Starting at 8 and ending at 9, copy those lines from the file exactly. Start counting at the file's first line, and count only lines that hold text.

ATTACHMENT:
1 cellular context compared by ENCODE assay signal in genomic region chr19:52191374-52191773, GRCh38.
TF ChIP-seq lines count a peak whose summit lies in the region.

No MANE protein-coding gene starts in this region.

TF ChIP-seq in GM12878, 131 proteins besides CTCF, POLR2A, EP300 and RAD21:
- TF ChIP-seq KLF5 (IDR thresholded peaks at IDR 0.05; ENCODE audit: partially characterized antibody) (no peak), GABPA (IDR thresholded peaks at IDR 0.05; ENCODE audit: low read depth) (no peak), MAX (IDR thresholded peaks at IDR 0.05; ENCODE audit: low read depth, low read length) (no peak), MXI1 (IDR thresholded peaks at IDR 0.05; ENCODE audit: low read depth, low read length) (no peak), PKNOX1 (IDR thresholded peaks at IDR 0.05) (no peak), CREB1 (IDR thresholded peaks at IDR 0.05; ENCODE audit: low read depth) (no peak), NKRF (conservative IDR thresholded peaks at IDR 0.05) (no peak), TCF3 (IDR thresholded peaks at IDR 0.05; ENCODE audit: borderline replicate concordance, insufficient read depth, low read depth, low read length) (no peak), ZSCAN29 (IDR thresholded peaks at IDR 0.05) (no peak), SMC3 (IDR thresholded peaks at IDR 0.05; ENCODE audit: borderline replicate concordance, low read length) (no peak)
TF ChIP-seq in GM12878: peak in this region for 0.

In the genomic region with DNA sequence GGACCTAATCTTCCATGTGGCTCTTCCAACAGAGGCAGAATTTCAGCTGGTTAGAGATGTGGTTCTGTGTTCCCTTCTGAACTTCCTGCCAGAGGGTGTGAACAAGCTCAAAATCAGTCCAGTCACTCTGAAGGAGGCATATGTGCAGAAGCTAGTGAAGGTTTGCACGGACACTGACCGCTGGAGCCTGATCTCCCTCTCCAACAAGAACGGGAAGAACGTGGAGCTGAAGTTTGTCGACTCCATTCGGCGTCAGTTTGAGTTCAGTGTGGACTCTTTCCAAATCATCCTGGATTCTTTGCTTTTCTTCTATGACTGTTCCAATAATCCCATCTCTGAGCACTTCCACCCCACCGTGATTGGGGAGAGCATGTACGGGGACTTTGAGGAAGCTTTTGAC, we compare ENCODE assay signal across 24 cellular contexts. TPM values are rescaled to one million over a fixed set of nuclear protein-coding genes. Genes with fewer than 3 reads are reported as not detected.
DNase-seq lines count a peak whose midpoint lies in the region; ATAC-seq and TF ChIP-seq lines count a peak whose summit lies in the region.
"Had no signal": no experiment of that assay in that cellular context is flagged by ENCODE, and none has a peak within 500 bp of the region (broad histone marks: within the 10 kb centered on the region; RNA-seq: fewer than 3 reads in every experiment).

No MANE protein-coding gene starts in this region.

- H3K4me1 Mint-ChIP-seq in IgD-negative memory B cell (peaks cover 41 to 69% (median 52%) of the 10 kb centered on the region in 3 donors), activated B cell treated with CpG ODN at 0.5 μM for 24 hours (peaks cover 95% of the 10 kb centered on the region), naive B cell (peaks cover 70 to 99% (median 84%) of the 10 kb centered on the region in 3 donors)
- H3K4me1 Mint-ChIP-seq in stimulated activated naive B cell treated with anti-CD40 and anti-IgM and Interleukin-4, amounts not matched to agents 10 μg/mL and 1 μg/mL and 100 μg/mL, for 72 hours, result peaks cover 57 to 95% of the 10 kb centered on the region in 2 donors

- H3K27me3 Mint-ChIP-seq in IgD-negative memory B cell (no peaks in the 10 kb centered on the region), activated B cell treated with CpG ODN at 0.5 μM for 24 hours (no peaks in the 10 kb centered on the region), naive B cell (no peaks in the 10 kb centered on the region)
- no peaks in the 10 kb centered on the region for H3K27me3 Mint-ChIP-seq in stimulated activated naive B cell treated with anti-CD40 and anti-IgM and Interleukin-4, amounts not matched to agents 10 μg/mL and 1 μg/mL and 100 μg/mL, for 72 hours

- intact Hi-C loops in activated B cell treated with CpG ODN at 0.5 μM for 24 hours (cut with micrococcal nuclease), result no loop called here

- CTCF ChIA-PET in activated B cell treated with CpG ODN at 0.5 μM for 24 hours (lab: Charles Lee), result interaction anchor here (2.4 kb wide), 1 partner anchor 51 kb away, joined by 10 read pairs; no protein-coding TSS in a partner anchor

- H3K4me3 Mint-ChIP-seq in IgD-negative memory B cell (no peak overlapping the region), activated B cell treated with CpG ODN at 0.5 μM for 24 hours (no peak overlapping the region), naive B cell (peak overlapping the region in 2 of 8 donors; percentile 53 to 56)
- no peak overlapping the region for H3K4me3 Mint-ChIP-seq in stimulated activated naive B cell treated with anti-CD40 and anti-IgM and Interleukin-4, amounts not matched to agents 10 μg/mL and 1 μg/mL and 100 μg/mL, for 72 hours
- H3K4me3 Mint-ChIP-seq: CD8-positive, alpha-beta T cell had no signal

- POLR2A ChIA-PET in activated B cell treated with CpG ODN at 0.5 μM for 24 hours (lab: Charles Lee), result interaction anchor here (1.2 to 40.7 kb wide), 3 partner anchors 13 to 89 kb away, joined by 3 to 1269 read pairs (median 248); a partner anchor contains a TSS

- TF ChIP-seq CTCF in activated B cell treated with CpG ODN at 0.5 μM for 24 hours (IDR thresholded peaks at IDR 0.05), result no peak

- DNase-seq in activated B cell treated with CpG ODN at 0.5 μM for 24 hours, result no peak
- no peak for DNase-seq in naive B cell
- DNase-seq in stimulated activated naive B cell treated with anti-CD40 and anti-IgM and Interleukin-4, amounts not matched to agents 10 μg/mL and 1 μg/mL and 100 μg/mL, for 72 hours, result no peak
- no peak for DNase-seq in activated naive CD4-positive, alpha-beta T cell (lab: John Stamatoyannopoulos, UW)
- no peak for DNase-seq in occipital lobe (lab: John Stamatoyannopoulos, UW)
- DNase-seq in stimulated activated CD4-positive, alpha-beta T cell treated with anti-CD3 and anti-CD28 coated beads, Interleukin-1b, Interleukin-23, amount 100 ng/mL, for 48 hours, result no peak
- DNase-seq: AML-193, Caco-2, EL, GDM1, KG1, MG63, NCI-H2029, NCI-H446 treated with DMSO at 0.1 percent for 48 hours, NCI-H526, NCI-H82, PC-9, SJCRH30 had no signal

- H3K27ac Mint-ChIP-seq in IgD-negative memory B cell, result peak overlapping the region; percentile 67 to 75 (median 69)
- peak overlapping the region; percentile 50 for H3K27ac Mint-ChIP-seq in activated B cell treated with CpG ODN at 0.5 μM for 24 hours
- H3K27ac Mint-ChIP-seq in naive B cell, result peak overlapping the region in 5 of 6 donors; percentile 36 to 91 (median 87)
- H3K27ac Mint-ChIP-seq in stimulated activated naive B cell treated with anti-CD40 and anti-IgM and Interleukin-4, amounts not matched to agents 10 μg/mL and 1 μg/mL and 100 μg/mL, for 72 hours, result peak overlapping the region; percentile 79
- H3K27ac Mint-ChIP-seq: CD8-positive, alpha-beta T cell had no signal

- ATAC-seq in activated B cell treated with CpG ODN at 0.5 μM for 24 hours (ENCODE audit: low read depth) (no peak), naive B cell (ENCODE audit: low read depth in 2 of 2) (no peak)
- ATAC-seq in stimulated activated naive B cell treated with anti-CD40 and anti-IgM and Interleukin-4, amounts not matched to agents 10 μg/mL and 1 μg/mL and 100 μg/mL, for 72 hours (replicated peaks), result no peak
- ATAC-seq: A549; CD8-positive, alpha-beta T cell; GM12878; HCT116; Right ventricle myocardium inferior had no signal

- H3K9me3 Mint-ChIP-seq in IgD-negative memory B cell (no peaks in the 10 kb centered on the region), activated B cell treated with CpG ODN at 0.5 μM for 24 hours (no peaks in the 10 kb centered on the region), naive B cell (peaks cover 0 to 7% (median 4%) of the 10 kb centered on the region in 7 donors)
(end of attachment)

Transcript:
DNase-seq lines count a peak whose midpoint lies in the region; ATAC-seq and TF ChIP-seq lines count a peak whose summit lies in the region.
"Had no signal": no experiment of that assay in that cellular context is flagged by ENCODE, and none has a peak within 500 bp of the region (broad histone marks: within the 10 kb centered on the region; RNA-seq: fewer than 3 reads in every experiment).